No Place: No Publisher, No Date [2014?]. First Printing. Hardcover. First Edition. Quarto, [8 inches x 8-1/4 inches], original pictorial boards. Issued in a tiny limited edition of 43 copies, of which this is copy No. 41. Reproduces 13 colour paintings by Wolfson, including the 2-page spread "Dick Cheney in an Undisclosed Location". Small scratch on rear board, a near fine copy. RARE. Near Fine. Item #310483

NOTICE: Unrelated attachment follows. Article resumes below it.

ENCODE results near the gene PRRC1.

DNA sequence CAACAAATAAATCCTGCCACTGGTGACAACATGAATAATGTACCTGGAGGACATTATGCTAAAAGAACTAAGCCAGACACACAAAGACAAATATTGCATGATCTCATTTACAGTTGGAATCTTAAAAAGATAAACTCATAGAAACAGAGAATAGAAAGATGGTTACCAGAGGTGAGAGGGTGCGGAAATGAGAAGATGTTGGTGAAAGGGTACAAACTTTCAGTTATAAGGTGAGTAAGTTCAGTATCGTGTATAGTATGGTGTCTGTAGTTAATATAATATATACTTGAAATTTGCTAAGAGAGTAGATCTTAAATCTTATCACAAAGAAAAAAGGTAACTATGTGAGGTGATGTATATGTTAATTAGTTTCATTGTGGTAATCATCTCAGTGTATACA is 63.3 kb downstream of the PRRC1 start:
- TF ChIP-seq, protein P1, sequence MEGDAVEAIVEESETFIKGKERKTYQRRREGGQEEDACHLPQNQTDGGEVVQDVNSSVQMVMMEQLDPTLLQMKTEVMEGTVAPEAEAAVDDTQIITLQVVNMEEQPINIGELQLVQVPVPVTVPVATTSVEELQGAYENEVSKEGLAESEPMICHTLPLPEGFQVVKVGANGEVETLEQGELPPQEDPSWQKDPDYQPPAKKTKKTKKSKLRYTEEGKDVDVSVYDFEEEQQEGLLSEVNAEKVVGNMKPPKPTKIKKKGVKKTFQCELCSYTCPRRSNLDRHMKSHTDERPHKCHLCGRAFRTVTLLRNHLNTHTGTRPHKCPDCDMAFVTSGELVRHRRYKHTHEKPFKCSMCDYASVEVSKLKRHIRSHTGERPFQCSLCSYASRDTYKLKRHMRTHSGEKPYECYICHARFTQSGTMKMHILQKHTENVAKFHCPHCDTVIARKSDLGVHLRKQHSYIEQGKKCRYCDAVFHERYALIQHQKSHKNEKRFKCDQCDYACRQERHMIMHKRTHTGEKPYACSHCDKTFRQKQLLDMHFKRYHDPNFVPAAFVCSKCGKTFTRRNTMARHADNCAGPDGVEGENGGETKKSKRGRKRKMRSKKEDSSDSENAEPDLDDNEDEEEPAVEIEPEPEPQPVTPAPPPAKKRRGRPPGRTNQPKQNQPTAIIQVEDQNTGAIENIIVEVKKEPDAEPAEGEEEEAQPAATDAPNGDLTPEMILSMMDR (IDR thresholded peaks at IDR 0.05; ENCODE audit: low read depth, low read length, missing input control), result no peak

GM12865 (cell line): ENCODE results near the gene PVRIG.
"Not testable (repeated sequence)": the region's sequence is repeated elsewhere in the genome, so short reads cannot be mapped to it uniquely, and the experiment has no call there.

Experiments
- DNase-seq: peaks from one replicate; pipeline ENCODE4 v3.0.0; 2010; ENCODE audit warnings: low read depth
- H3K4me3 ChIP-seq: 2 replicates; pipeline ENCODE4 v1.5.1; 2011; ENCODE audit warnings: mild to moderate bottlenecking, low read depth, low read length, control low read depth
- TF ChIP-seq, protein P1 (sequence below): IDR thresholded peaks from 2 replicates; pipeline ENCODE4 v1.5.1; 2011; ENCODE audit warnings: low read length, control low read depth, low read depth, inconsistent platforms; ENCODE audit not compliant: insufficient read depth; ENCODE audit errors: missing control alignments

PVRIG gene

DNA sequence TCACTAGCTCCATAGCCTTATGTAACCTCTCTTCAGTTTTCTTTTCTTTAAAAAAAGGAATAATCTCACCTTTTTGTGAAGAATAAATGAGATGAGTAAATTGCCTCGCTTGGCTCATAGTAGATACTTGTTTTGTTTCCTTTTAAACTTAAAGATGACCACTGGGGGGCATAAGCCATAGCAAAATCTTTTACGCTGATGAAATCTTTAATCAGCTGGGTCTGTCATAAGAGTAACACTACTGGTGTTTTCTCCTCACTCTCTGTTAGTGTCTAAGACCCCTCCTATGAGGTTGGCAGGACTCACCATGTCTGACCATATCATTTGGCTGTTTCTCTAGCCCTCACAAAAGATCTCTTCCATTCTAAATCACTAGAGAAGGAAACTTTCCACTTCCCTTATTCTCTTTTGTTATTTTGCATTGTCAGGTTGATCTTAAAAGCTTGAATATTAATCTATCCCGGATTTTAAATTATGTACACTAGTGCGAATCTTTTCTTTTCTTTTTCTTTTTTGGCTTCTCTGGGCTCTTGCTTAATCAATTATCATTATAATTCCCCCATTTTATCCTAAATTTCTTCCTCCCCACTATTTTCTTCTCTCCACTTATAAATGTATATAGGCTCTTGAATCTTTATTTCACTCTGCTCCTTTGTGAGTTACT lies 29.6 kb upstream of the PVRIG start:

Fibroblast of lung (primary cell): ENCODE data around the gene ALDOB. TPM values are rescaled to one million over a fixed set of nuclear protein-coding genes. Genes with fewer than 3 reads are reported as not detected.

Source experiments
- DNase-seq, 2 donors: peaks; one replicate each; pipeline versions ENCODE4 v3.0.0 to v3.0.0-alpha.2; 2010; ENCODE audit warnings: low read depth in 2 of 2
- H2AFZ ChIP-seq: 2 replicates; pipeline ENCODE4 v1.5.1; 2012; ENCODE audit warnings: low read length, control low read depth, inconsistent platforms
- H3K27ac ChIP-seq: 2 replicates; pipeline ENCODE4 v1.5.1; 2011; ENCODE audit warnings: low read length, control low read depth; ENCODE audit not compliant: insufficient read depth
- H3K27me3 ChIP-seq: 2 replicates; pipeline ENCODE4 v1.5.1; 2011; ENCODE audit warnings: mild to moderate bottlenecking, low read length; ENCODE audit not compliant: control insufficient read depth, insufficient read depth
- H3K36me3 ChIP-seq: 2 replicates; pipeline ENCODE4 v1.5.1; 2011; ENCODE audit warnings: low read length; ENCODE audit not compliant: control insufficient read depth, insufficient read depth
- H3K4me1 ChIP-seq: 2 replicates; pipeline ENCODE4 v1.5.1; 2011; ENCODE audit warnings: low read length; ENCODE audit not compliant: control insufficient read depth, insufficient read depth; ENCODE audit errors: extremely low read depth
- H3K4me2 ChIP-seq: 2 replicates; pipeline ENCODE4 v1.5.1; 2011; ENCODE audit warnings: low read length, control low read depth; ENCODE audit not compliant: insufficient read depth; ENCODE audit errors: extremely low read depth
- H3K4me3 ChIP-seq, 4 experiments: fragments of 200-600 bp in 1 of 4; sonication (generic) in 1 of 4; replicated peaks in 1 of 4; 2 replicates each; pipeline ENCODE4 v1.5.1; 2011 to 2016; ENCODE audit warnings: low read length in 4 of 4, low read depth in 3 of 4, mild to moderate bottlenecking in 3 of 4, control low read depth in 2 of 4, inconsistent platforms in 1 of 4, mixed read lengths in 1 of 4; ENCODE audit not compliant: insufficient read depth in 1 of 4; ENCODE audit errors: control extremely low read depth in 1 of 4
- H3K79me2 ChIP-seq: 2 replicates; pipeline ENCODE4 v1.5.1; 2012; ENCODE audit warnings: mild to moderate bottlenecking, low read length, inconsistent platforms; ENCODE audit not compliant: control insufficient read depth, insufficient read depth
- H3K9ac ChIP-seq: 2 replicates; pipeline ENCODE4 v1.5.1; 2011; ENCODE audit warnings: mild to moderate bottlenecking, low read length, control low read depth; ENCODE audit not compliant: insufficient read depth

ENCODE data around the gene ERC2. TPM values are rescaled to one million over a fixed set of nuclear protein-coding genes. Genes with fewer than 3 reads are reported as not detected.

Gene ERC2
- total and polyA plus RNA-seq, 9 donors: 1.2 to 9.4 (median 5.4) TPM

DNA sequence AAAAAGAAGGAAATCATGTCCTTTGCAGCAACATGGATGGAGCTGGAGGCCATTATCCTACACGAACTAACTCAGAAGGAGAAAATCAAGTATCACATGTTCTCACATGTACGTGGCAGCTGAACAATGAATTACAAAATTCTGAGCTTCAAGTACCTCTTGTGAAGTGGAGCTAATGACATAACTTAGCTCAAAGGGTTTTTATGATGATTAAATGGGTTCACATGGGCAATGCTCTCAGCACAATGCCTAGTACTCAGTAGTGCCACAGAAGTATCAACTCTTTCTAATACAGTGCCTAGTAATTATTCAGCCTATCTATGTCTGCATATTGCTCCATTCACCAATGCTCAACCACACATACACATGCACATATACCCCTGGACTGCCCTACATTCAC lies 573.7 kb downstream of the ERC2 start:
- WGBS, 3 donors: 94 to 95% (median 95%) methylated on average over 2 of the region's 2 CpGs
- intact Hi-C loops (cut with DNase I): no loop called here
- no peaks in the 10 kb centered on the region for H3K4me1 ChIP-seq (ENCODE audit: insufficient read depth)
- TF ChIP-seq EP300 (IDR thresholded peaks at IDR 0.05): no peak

¶ Nicholas Wolfson ARTIST'S STATEMENT November 2013: My painting style is figurative expressionism and explores two primary themes. First, it takes a critical view of social, political, and cultural issues. I often use humor to portray creepy villains and political buffoons. I want to make the tragic, the ghastly, and the venal in contemporary life complex and attractive to the viewer. The second theme in my work relates to Buddhist sacred painting. I explore primal spiritual and emotional states - mostly relating to bliss and fear. These heightened sensations make the work almost hallucinogenic for me. A varied assortment of characters appear, helping to enhance the experience. Some are clearly human, others are gargoyles, imagined totems, or grotesques. The tension for me as a painter lies between the creation of boisterous, intrusive work while also maintaining a high quality of artistic execution. I intend for my painting to be well-crafted yet sardonic, even rude. Using a light and humorous touch, I hope to transcend the sand-traps of heavy-handed grandstanding, melodramatic sentimentality, and soon-outdated mockery. I have relied on the traditional use of drawing and composition combined with a free and liberal use of color. I think bright colors act as a foil for the satirical and creepy aspects of my work and make them more palatable and attractive to the audience. I am influenced by surrealists such as Rene Magritte and deliberately make the story of each painting difficult and obscure. This allows viewers to participate in unraveling the narrative of the painting for themselves, and perhaps to have new insights. A slow look at these paintings can reveal hidden references and surprising relationships.